The Last Word
Year of the dog.
Given that every facet of American life suddenly seems under construction, you might be surprised to learn that the biggest impact the new president and his family are having upon our immediate family has nothing to do with health care, highway construction or the mortgage crisis. It has to do with the First Family’s first dog.
We’ve stepped very lightly around the subject of a family dog for several years now, but the clamor coming from our children has only grown since the Obamas announced that a Portuguese water dog was to make its new home at the White House.
None of the usual complaints — the cleanup, the teething, the cost — have held us back. In fact, our reluctance has nothing to do with getting a new dog and everything to do with forgetting the old dog.
His name was Rex, and he was a remarkably sweet-tempered Brittany. When we acquired Rex, we lived in a tiny two-bedroom in Los Angeles. For a Brittany, this is a bad mix. When petting him, you could almost feel the energy coursing through his body, his muscles twitching, desperate for exercise, for the opportunity to chase a bird 20 miles through the woods.
Fortunately for us and for Rex, we lived near L.A.’s Griffith Park. It would surprise many to learn that Griffith Park is considered to be the country’s largest urban park (purportedly four times the size of Manhattan’s Central Park) and, as such, provides shelter to even the largest of animals: countless coyotes, some bobcats, a handful of good-sized deer and frequently, one tri-colored Brittany spaniel.
We needed a bike to keep Rex happy: There was no other way to get enough miles on him. But afterward, he was transformed: suddenly possessing a singular attentiveness that I’ve come to think only he possessed.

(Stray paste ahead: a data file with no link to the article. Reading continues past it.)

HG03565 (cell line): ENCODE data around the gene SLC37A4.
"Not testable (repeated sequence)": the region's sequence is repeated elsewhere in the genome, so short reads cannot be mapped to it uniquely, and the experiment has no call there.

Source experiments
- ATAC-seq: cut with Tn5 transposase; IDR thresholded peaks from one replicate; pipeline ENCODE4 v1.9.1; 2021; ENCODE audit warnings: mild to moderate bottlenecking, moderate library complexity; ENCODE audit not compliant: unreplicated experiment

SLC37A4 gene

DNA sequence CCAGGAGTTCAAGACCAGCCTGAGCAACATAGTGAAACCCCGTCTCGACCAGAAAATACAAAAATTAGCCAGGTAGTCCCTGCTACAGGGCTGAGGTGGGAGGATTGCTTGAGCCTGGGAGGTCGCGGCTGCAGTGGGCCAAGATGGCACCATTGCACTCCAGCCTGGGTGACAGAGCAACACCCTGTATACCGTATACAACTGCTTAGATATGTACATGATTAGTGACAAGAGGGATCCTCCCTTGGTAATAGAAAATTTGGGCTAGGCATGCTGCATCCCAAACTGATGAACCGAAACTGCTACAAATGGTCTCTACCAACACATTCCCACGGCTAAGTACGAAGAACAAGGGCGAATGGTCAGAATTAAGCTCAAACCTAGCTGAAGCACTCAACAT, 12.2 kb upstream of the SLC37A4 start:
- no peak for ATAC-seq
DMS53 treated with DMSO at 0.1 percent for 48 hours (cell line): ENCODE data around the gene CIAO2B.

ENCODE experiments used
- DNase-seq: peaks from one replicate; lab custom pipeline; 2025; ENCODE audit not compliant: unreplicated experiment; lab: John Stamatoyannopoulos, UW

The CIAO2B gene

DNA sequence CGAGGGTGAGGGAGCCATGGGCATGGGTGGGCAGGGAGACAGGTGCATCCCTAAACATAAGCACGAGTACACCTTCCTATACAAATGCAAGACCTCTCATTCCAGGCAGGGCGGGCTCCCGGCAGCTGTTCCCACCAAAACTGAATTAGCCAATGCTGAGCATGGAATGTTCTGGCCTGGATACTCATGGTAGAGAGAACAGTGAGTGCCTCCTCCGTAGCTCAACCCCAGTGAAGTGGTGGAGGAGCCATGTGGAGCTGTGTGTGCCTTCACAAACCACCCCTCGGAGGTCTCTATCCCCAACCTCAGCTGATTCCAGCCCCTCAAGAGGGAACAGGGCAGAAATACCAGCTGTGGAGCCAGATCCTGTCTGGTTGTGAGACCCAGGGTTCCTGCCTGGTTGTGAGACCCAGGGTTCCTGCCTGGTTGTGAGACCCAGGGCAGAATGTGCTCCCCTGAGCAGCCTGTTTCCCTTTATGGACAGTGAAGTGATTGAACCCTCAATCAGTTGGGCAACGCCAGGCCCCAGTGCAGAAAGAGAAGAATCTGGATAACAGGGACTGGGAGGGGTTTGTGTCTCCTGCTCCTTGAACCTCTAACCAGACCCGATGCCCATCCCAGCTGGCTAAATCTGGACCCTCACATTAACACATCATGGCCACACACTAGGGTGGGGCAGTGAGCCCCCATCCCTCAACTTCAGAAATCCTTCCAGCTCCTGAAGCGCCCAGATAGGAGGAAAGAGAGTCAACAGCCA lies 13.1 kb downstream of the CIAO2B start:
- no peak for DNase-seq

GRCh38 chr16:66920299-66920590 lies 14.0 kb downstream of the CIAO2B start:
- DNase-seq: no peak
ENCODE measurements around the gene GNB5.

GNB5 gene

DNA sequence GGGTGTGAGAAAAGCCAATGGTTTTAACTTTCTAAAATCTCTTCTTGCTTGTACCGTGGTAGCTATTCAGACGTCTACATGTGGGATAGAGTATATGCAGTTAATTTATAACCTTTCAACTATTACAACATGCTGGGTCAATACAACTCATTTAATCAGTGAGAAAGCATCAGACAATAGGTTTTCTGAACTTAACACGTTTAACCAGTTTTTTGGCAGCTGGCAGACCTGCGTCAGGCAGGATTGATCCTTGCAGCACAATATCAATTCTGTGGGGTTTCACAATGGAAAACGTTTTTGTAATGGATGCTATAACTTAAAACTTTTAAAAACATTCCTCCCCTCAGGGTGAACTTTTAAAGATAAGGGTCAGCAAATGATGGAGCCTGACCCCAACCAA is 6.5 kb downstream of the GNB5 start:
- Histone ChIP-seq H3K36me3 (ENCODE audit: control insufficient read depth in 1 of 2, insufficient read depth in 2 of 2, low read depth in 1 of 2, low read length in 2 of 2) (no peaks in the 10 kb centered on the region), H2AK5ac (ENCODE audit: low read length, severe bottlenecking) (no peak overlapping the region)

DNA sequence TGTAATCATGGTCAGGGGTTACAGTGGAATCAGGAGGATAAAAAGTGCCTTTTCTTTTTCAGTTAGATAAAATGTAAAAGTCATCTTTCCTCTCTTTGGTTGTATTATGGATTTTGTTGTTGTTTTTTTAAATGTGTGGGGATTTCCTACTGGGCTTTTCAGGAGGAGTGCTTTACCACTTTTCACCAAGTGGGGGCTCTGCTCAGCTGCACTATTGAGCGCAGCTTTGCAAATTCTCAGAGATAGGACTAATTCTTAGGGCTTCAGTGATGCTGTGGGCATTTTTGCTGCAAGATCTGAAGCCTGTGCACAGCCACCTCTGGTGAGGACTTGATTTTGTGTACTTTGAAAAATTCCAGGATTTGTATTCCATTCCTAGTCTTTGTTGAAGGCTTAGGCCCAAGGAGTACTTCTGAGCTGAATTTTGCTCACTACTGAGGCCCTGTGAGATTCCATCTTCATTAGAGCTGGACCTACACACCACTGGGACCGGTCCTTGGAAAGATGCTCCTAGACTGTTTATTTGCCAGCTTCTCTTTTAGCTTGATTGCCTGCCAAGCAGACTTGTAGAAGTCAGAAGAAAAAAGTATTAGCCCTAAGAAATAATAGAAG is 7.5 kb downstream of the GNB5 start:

And then, one afternoon, a burst of noise came from the room where we kept Rex’s kennel and where he had been quietly taking a nap. This was an unpleasant noise: a wild screeching, broken-belt kind of racket. Upon entering the room, it took me sometime to understand that the twitching, the frothing at the mouth and the involuntary crazed-eye snarling were in fact the result of a seizure.
I had never seen one. It was harrowing, lasting several minutes and becoming so violent that, by the time I found him, he had already cut his mouth while repeatedly slamming his head against his kennel wall. That evening, it happened again. We went to the vet, and discussed diet. Had he eaten anything poisonous? During our runs through the park, he often got out-of-sight, never for long, but as I mentioned, the place was the size of a large ranch, hilly and wooded. Certainly, he might have stumbled across something: an old sandwich perhaps, a fungus of some kind; anything was possible.
At length, discussion became pointless. We tried medicines. They would seem to stabilize him for a few days, maybe a week, but the brutal seizures always returned. What was hardest for me, oddly, was not the physical torment (though awful it was) but the terrible reduced look in his eyes, as if he were rabid, cruel, a beast straight out of a Stephen King novel.
In time, we moved to Tulsa and the seizures seemed to decrease in number but increase in ferocity. He was beginning to hurt himself: When the seizures first started happening, he would slump immediately to the ground, but now he was beginning to remain upright and then plunge forward into fences and walls. Our daughter was a toddler and it had become obvious: Enough was enough.
I took him to the vet, stayed while they put him to sleep, left alone. That was seven years ago and still, almost once a week, I wonder what we did wrong, whether we should have kept a closer watch on those marches through the park. Did he really eat the wrong thing? Was he genetically predisposed? Did we feed him the right things, the wrong things, too much, not enough? Did we spoil him? Did we neglect him? For such a sensitive guy, did the weeks when we would board him drive him crazy? Literally? Should we have known this would be the result?
We’ll soon get our new family dog, but it won’t be because of me; it will, thankfully, be because of our son and daughter. They see only the positives. I see only the negatives.
I want to grow up to be just like them. Maybe the new pup will help.